"Forget about it," Red cackled condescendingly. "He'd get scared."
Unable to work as a craps croupier because of bad feet (and at that game, as at pool, his way is the only right way to play it), Robin ekes out an existence by charging $300 for a book that should cost about $30, and giving lessons. His approach to credit should be adapted by the Federal Reserve Board, if they haven't already. He does not disavow his debts; he can't, as several have been outright cash loans that helped him survive (I'd know about that, too). Instead, he turns things around and feigns anger and disappointment with his creditors, precisely because they gave him money. "Brooklyn Jimmy loaned me $3,000 - then he got mad at me when I didn't pay him back!" he says, his voice almost childlike in innocence and amazement. "What's up with that? What'd he think was gonna happen?"
Somehow I survived the one lesson he deigned to give me, in which he first adamantly refused to teach me what I asked him to (14.1 sequence), then trotted out a shiny new agenda which had me remaking my entire game from Square One - at age 56, yet - under his watchful eye, with a particular emphasis on snapping my wrist. At least he didn't charge me anything, so the price was right. And later, in what was undoubtedly his single most magnanimous act, he offered to become the creative clearinghouse for this column.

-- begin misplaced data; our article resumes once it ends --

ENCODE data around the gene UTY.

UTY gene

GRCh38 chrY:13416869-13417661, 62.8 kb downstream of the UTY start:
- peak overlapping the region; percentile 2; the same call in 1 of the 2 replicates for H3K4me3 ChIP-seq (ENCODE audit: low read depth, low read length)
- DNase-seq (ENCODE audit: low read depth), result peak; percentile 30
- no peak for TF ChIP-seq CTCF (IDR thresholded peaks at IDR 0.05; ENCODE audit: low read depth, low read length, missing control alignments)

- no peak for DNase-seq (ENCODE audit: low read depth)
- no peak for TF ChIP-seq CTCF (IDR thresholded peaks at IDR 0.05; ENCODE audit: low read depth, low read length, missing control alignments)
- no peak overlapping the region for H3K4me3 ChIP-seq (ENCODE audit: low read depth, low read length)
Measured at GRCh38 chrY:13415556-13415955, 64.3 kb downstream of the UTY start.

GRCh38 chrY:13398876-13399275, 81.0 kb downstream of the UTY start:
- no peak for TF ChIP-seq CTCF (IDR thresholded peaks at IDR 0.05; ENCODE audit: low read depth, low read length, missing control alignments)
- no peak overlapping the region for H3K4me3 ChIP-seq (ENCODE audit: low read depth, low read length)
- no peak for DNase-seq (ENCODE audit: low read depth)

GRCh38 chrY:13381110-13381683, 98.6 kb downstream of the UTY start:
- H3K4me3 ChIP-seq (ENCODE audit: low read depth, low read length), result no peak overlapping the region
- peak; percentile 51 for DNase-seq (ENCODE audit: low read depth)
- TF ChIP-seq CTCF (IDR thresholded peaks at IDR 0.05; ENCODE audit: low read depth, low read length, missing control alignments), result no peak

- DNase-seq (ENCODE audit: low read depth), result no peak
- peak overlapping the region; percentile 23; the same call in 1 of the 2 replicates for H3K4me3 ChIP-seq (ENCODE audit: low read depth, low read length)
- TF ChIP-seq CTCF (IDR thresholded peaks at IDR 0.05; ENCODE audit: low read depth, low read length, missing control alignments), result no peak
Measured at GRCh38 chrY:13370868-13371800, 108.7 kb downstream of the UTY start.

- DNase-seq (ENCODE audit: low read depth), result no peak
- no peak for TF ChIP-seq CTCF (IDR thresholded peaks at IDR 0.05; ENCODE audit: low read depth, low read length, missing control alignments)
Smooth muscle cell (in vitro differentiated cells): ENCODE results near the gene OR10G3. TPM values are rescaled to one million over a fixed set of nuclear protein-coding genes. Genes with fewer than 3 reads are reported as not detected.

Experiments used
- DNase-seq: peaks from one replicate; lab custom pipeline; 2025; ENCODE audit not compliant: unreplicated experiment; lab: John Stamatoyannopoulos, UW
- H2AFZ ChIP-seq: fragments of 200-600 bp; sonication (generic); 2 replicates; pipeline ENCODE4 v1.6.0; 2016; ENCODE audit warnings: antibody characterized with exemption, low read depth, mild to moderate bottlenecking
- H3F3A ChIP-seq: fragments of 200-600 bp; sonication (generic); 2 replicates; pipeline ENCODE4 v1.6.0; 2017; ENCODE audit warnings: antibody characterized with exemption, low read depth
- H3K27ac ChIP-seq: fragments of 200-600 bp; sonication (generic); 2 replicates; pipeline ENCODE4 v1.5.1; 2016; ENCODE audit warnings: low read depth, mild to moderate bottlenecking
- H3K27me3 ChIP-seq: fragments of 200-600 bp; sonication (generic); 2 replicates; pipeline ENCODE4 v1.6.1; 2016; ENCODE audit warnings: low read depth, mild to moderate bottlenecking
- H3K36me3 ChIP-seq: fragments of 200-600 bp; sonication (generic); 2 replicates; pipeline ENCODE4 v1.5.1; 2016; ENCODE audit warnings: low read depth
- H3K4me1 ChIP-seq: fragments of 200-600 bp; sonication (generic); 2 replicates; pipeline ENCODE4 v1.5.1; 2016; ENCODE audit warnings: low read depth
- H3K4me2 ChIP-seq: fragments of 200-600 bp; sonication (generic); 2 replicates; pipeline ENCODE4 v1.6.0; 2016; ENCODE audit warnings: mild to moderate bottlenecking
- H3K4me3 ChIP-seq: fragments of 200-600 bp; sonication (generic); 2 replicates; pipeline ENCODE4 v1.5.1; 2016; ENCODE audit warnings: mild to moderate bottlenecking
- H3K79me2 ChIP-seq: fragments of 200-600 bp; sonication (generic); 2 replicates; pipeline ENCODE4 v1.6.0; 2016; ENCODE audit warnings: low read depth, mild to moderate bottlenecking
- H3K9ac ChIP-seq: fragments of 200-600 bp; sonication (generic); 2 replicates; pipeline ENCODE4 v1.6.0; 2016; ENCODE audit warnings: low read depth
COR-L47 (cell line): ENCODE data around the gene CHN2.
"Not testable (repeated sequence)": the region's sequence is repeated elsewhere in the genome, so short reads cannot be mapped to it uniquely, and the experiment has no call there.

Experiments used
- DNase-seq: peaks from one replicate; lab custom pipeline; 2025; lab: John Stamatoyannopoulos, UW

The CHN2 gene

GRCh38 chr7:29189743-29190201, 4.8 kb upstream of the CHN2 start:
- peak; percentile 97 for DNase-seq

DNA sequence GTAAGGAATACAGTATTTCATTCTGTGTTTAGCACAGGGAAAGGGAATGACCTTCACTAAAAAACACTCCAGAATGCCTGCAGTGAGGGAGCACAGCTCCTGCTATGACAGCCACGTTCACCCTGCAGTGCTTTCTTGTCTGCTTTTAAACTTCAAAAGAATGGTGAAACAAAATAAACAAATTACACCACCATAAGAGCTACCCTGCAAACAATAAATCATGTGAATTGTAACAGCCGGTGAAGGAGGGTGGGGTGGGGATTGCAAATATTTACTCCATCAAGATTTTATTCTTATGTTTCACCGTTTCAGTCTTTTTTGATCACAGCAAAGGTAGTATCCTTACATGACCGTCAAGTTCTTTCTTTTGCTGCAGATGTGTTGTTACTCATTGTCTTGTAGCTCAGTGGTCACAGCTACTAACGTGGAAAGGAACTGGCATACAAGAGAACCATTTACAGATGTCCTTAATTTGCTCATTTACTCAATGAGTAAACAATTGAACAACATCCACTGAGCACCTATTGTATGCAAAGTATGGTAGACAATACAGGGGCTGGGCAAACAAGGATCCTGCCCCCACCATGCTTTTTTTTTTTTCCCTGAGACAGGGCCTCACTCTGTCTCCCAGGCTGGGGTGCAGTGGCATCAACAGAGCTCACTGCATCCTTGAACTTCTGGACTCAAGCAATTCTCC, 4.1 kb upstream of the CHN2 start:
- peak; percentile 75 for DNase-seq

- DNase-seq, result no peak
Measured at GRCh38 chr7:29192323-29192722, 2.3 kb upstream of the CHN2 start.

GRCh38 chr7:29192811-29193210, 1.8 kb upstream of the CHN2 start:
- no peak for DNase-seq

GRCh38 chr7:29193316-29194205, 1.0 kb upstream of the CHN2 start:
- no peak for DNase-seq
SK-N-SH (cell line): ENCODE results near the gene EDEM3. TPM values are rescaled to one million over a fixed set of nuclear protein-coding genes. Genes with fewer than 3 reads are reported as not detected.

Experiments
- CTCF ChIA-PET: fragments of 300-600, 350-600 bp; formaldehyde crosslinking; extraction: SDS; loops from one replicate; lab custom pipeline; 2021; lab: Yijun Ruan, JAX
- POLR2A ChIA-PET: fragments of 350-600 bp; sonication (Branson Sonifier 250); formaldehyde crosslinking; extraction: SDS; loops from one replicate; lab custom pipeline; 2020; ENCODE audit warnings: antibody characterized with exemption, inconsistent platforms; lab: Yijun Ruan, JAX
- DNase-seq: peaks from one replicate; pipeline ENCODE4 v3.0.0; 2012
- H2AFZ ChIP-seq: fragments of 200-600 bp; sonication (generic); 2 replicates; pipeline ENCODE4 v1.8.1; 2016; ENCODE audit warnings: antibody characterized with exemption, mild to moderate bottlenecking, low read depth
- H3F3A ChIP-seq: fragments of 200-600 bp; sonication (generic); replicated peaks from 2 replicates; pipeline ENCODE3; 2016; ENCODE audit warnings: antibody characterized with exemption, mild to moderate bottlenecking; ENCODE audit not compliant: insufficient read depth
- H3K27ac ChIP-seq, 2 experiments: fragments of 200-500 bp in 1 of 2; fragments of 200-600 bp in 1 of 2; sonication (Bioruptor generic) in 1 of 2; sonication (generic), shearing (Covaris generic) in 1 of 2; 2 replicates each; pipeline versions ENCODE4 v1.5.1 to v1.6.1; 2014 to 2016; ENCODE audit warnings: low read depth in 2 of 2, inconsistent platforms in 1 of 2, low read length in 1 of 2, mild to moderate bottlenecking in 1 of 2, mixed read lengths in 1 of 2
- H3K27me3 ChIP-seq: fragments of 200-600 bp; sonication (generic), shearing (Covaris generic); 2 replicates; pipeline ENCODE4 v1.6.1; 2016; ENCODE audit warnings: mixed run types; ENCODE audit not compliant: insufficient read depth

In fact, he does indeed possess a remarkable knowledge of the cue-game basics, but most of it will never be disseminated publicly (he hasn't published in nearly 15 years). Here are a few nuggets he has been able to put out there:
"It's not how low you stand; it's how low do you need to stand?" There's a definite advantage in not laying your chin on the cue; you get a better view of the angles of cue-ball travel. Good one, Eddie.
"The best break shots are from the side of the rack." Mosconi and his pals certainly liked them there; more contemporarily, Mike Sigel likes to break from underneath, and John Schmidt from on top while sending the object ball into a side (Greenleaf did too, for that matter). But Robin's point is acceptable here.
"Stay down until the cue ball has completely stopped, or you're positive you know where it will." Sure. Actually improves your stroke production, and helps you maintain that critical playing rhythm too. It's just a darn swell idea, and I'm doggoned proud to legitimize it by lending my endorsement.
And the man has created a truly remarkable list of ways that he might conceivably be remembered, beyond pool wannabe: billiards champ, author, teacher, conveyor-belt maven, cue-ball bowler, hubris addict, Tony Curtis look-alike, croupier, deadbeat, charmer, wack job, ex-soldier, ex-boxer, ex-table tennis champion, Scientologist. The cue games are surely indebted to Eddie Robin for the meager concepts he did manage to share - I, in particular, for his determined focus on wrist snappage - as well as for his wit and wisdom in these trying times. Thank you, Robin.